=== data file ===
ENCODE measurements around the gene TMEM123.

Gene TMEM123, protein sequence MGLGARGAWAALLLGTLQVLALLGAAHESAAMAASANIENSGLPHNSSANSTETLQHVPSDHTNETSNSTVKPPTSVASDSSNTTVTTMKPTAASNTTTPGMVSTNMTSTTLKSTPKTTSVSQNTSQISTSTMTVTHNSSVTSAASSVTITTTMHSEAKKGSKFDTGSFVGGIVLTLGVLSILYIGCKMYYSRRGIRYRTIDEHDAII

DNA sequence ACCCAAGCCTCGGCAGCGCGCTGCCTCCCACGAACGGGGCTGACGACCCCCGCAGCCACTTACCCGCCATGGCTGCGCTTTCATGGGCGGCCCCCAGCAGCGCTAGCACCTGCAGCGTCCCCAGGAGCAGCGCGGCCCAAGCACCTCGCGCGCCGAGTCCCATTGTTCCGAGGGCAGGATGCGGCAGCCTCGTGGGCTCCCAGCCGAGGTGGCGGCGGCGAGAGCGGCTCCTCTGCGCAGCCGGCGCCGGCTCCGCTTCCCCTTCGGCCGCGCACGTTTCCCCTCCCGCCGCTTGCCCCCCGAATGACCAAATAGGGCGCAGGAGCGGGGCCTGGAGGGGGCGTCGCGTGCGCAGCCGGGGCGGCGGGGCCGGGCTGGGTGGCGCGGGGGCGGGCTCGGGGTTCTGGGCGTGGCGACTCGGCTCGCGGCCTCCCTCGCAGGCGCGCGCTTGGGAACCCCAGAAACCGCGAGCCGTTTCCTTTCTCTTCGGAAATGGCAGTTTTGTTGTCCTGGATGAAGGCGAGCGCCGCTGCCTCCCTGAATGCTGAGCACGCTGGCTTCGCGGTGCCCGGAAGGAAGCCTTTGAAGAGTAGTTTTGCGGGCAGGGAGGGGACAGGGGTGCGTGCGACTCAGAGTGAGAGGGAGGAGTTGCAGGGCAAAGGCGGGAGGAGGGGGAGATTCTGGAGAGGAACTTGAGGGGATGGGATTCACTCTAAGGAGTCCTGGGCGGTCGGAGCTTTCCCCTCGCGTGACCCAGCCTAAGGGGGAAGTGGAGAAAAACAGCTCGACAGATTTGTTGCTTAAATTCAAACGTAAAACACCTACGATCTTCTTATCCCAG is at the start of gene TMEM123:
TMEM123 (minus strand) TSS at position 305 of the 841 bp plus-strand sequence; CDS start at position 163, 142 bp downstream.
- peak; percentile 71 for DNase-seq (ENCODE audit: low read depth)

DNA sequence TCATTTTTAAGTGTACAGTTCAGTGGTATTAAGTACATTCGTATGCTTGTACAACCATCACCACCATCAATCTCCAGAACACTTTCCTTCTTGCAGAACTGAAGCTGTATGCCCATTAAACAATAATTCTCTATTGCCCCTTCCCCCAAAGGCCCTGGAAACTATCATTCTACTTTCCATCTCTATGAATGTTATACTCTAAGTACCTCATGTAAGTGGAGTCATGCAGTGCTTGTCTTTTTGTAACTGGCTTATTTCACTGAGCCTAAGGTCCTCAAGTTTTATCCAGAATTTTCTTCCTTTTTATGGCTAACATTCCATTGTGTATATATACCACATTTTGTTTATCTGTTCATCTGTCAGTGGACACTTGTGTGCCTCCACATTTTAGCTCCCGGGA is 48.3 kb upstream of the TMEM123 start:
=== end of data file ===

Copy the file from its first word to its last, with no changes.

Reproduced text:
ENCODE measurements around the gene TMEM123.

Gene TMEM123, protein sequence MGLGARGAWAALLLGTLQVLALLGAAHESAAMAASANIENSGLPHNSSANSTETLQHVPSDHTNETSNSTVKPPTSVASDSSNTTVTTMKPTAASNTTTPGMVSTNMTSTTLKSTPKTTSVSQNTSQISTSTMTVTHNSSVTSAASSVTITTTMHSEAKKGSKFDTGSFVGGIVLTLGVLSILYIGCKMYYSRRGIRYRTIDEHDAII

DNA sequence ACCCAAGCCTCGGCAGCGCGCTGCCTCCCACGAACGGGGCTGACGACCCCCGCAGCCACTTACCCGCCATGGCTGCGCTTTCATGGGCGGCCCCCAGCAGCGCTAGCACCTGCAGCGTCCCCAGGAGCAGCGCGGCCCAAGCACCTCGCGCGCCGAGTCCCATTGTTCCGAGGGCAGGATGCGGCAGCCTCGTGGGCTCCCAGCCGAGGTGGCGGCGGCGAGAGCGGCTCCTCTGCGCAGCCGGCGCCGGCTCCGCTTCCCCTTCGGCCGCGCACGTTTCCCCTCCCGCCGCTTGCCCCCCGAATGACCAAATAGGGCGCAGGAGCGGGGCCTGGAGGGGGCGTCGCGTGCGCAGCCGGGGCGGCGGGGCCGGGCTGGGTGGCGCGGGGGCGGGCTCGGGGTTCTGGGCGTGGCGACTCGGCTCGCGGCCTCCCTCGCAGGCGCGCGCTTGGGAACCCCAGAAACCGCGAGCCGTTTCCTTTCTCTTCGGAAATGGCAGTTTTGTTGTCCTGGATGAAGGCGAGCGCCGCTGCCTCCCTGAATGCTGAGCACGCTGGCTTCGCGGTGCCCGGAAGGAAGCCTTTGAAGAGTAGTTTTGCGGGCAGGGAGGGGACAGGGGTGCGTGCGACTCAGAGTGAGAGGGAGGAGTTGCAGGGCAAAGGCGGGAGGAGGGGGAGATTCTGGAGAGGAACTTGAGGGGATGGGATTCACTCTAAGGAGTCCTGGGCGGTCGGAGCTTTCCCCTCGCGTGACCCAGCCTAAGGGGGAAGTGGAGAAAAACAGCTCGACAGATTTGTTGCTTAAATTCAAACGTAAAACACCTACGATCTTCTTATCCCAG is at the start of gene TMEM123:
TMEM123 (minus strand) TSS at position 305 of the 841 bp plus-strand sequence; CDS start at position 163, 142 bp downstream.
- peak; percentile 71 for DNase-seq (ENCODE audit: low read depth)

DNA sequence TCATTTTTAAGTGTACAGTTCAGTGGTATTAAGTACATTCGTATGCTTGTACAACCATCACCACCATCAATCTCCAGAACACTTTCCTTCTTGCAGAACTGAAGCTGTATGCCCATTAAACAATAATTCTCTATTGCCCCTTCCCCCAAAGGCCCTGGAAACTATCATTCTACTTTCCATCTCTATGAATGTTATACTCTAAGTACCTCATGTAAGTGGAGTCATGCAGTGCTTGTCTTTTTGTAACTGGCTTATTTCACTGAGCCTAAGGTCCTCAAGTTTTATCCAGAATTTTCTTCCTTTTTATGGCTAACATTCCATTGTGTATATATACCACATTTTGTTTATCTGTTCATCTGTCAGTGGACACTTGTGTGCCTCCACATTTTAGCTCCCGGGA is 48.3 kb upstream of the TMEM123 start: